Do EHR Systems Improve Doctor-Patient Relationship? | EHR and Health IT Consulting | Scoop.it

Health IT adoption has revolutionized patient care across the healthcare spectrum, from the exam room and diagnostics to the surgery departments, laboratories, and billing. EHR systems surpass the use of paper charts, but one team of researchers wondered how EHRs facilitate communication skills of resident physicians.

In a study published by the Journal of the American Medical Informatics Association (JAMIA), the researchers looked at how physician-patient communication was fostered by EHR use versus paper charts. The residents participating in the study came from the University of Utah, School of Medicine and were followed for three months in 2012.

Resident physicians examined patients and treated them using either paper charts or EHR systems and video was taken of the interaction. Three trained observers used the Four Habits scale to determine the communication skills of the doctors based on both video and audio recordings.

Some of the habits of physicians were subpar, such as failing to communicate what they were carrying out when typing or writing. Other items were accomplished effectively such as developing a plan for follow up and framing the dialogue toward the patient’s perspective.

The results show that, when physicians used EHR systems, they score statistically better in six out of 23 skilled areas as compared to the paper chart. Most other communication factors are very similar between use of paper-based records or EHR technology. The researchers conclude that using electronic records via a laptop computer instead of paper charts seems to enhance the communication skills of first-year residents when meeting with patients.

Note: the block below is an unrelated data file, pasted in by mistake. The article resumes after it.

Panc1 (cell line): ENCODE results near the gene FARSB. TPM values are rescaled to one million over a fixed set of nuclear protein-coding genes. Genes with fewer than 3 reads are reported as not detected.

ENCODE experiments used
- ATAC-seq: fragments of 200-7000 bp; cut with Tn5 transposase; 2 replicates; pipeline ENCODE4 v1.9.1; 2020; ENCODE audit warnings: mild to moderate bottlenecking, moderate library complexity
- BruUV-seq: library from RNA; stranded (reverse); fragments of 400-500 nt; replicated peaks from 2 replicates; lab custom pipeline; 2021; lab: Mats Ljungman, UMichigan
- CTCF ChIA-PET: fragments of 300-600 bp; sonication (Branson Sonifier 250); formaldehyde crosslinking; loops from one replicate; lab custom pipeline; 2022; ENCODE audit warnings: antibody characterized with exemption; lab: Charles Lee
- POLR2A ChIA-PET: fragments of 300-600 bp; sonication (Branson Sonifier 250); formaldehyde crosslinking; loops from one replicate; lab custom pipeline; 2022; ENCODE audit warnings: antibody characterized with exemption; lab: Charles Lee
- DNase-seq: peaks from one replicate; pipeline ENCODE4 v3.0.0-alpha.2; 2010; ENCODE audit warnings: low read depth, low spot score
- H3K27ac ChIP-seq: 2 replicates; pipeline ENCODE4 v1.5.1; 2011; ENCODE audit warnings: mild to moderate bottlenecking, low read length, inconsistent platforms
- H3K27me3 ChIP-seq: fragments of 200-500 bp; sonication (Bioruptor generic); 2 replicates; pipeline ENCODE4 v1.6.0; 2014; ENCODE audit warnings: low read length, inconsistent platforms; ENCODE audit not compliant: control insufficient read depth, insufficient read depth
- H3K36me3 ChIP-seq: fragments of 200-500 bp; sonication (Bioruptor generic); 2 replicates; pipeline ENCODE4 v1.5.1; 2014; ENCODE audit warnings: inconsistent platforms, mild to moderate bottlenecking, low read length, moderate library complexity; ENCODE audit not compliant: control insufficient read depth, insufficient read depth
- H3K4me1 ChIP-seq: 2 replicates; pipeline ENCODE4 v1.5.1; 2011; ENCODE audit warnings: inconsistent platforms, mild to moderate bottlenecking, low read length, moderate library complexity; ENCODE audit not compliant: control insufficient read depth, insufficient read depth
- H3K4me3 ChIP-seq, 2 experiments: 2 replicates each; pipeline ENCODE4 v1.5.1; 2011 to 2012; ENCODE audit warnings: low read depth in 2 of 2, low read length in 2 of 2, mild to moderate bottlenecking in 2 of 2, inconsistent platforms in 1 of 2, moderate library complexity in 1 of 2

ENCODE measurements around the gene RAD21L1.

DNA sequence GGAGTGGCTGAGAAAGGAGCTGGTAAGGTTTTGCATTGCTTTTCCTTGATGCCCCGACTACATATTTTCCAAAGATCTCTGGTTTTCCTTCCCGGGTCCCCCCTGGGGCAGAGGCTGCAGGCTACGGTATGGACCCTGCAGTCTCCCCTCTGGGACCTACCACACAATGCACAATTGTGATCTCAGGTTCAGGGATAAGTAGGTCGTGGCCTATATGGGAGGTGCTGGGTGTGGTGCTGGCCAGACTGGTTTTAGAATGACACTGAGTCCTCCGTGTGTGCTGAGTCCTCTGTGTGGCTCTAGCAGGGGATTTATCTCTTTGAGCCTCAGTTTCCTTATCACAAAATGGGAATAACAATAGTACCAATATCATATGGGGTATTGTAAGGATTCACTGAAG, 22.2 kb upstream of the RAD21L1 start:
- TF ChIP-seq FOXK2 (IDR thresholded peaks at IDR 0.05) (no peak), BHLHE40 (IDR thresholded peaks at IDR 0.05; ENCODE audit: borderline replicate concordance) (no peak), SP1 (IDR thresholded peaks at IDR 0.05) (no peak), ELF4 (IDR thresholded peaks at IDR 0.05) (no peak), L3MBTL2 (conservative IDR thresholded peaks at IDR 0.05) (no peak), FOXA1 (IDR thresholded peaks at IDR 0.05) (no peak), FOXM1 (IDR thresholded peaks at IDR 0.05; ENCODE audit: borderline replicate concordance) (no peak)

Recently, a follow-up by Drs. David Hanauer and Kai Zheng published in JAMIA mentions that there may be other factors influencing physicians in the study to show better communication when utilizing laptop computers to record patient data.

First it is important to establish that EHRs vary drastically from paper records. Health IT systems include e-prescribing and drug alerts, coding for billing requirements, and reminders for immunizations and age-based preventive measures. In EHRs, there are a variety of dropdown menus, text entries, checkboxes, and other documentation functionalities.

The additional data entry tasks of EHR systems as well as a multitude of allergy and drug alerts do pose other challenges for physicians, according to Hanauer and Zheng. Time constraints may actually bring doctors to fill out much of the additional information while a patient is in the exam room, which may limit patient-doctor dialogue in the healthcare setting.

The authors wonder whether the outcomes of the study would be the same if the observers rating the interaction were not given video access. They postulate the observers were affected by the benefits of electronic records and knowledge about the study’s purpose.

Only future research will tell exactly how EHR systems are fostering the patient-doctor relationship and whether patient engagement is achieved through Stage 2 Meaningful Use regulations.